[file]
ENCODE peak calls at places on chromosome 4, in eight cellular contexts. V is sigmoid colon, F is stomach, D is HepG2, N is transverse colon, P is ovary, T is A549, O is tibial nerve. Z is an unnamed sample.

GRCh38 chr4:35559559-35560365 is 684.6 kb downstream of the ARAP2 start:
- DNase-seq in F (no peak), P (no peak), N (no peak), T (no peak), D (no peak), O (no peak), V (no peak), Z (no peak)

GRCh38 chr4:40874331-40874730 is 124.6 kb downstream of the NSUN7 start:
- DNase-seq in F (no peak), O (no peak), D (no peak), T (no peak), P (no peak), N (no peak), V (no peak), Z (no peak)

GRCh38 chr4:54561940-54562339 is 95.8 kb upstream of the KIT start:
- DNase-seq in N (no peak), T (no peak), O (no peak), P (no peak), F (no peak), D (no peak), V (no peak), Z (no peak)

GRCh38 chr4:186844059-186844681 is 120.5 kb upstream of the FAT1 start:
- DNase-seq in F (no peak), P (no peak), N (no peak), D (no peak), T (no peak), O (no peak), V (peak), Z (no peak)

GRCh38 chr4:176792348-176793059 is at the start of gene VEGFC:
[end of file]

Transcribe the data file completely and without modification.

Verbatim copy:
ENCODE peak calls at places on chromosome 4, in eight cellular contexts. V is sigmoid colon, F is stomach, D is HepG2, N is transverse colon, P is ovary, T is A549, O is tibial nerve. Z is an unnamed sample.

GRCh38 chr4:35559559-35560365 is 684.6 kb downstream of the ARAP2 start:
- DNase-seq in F (no peak), P (no peak), N (no peak), T (no peak), D (no peak), O (no peak), V (no peak), Z (no peak)

GRCh38 chr4:40874331-40874730 is 124.6 kb downstream of the NSUN7 start:
- DNase-seq in F (no peak), O (no peak), D (no peak), T (no peak), P (no peak), N (no peak), V (no peak), Z (no peak)

GRCh38 chr4:54561940-54562339 is 95.8 kb upstream of the KIT start:
- DNase-seq in N (no peak), T (no peak), O (no peak), P (no peak), F (no peak), D (no peak), V (no peak), Z (no peak)

GRCh38 chr4:186844059-186844681 is 120.5 kb upstream of the FAT1 start:
- DNase-seq in F (no peak), P (no peak), N (no peak), D (no peak), T (no peak), O (no peak), V (peak), Z (no peak)

GRCh38 chr4:176792348-176793059 is at the start of gene VEGFC: